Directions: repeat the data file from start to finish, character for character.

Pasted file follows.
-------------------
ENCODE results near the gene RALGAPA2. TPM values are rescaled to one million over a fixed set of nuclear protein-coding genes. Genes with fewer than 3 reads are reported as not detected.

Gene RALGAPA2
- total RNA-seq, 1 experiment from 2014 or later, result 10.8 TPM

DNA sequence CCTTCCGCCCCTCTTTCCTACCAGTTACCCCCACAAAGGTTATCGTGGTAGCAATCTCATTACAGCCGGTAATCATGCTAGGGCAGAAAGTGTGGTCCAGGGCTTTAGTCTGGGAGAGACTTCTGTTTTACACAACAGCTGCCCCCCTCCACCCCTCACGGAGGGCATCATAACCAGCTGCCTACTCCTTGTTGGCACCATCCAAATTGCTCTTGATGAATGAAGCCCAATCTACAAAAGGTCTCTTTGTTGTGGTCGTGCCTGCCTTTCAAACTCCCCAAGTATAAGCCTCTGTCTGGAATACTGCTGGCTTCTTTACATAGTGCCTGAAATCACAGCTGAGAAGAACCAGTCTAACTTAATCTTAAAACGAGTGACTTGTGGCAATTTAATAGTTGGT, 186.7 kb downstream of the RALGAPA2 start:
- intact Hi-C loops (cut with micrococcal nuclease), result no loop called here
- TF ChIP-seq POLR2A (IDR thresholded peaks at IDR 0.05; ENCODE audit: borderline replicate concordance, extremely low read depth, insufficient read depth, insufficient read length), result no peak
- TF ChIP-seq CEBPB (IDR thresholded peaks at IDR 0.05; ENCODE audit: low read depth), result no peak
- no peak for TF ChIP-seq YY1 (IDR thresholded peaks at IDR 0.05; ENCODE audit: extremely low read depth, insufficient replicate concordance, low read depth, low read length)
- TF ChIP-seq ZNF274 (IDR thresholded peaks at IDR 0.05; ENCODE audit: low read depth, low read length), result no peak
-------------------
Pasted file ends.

ENCODE results near the gene RALGAPA2. TPM values are rescaled to one million over a fixed set of nuclear protein-coding genes. Genes with fewer than 3 reads are reported as not detected.

Gene RALGAPA2
- total RNA-seq, 1 experiment from 2014 or later, result 10.8 TPM

DNA sequence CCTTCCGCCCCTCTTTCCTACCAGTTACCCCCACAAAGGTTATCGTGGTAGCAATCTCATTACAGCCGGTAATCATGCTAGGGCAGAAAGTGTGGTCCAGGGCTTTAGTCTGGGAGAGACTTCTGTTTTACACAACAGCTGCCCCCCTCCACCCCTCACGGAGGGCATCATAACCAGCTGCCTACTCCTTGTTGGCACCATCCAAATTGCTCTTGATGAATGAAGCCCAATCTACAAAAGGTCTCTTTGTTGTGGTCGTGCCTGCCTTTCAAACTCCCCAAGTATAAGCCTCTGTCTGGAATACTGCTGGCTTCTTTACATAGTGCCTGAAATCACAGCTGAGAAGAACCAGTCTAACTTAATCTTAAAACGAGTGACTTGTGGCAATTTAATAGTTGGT, 186.7 kb downstream of the RALGAPA2 start:
- intact Hi-C loops (cut with micrococcal nuclease), result no loop called here
- TF ChIP-seq POLR2A (IDR thresholded peaks at IDR 0.05; ENCODE audit: borderline replicate concordance, extremely low read depth, insufficient read depth, insufficient read length), result no peak
- TF ChIP-seq CEBPB (IDR thresholded peaks at IDR 0.05; ENCODE audit: low read depth), result no peak
- no peak for TF ChIP-seq YY1 (IDR thresholded peaks at IDR 0.05; ENCODE audit: extremely low read depth, insufficient replicate concordance, low read depth, low read length)
- TF ChIP-seq ZNF274 (IDR thresholded peaks at IDR 0.05; ENCODE audit: low read depth, low read length), result no peak